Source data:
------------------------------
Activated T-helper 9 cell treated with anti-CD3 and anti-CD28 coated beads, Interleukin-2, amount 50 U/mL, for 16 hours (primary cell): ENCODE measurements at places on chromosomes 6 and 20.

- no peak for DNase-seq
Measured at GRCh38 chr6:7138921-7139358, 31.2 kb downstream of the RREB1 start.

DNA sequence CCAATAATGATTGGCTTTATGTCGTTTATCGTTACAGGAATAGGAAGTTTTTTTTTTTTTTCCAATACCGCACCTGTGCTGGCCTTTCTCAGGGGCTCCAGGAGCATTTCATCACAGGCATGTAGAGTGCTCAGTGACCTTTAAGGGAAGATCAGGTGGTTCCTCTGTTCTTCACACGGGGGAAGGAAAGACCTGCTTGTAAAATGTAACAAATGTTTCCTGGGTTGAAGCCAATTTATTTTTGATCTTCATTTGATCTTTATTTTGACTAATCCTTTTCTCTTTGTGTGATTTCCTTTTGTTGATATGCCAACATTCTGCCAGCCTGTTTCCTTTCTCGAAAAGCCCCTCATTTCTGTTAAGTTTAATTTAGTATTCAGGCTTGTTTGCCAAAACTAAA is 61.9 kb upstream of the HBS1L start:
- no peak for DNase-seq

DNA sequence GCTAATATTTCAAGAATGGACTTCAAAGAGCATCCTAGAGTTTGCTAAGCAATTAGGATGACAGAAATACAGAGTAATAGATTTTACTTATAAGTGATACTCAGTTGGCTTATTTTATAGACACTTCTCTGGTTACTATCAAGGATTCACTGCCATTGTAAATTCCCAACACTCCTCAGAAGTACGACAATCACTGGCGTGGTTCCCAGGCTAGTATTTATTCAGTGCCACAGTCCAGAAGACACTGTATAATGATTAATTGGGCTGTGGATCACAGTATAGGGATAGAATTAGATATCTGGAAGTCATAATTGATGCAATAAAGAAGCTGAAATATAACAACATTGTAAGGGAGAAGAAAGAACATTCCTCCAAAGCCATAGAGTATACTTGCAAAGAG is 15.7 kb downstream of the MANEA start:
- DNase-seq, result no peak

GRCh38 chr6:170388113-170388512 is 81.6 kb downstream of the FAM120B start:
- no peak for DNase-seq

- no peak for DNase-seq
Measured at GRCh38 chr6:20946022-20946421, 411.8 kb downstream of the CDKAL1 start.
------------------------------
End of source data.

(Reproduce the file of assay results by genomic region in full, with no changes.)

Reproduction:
Activated T-helper 9 cell treated with anti-CD3 and anti-CD28 coated beads, Interleukin-2, amount 50 U/mL, for 16 hours (primary cell): ENCODE measurements at places on chromosomes 6 and 20.

- no peak for DNase-seq
Measured at GRCh38 chr6:7138921-7139358, 31.2 kb downstream of the RREB1 start.

DNA sequence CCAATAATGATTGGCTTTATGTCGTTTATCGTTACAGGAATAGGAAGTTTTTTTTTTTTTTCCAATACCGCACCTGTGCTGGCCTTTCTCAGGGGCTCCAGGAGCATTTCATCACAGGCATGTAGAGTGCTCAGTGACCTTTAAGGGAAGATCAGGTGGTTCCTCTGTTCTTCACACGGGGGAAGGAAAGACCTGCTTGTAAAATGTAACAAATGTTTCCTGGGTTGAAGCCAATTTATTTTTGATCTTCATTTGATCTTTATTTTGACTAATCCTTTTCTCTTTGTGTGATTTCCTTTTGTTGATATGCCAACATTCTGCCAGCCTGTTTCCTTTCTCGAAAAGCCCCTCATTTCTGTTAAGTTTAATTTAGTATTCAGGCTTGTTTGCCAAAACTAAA is 61.9 kb upstream of the HBS1L start:
- no peak for DNase-seq

DNA sequence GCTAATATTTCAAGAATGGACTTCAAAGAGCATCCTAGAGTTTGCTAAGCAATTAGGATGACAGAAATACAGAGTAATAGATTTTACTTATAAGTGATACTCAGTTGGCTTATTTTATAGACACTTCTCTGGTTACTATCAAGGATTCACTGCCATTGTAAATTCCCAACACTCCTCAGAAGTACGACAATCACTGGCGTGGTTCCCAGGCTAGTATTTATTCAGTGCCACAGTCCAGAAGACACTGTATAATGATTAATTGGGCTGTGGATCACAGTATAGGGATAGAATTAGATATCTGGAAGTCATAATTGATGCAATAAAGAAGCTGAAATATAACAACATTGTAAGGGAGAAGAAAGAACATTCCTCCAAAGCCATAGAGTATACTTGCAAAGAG is 15.7 kb downstream of the MANEA start:
- DNase-seq, result no peak

GRCh38 chr6:170388113-170388512 is 81.6 kb downstream of the FAM120B start:
- no peak for DNase-seq

- no peak for DNase-seq
Measured at GRCh38 chr6:20946022-20946421, 411.8 kb downstream of the CDKAL1 start.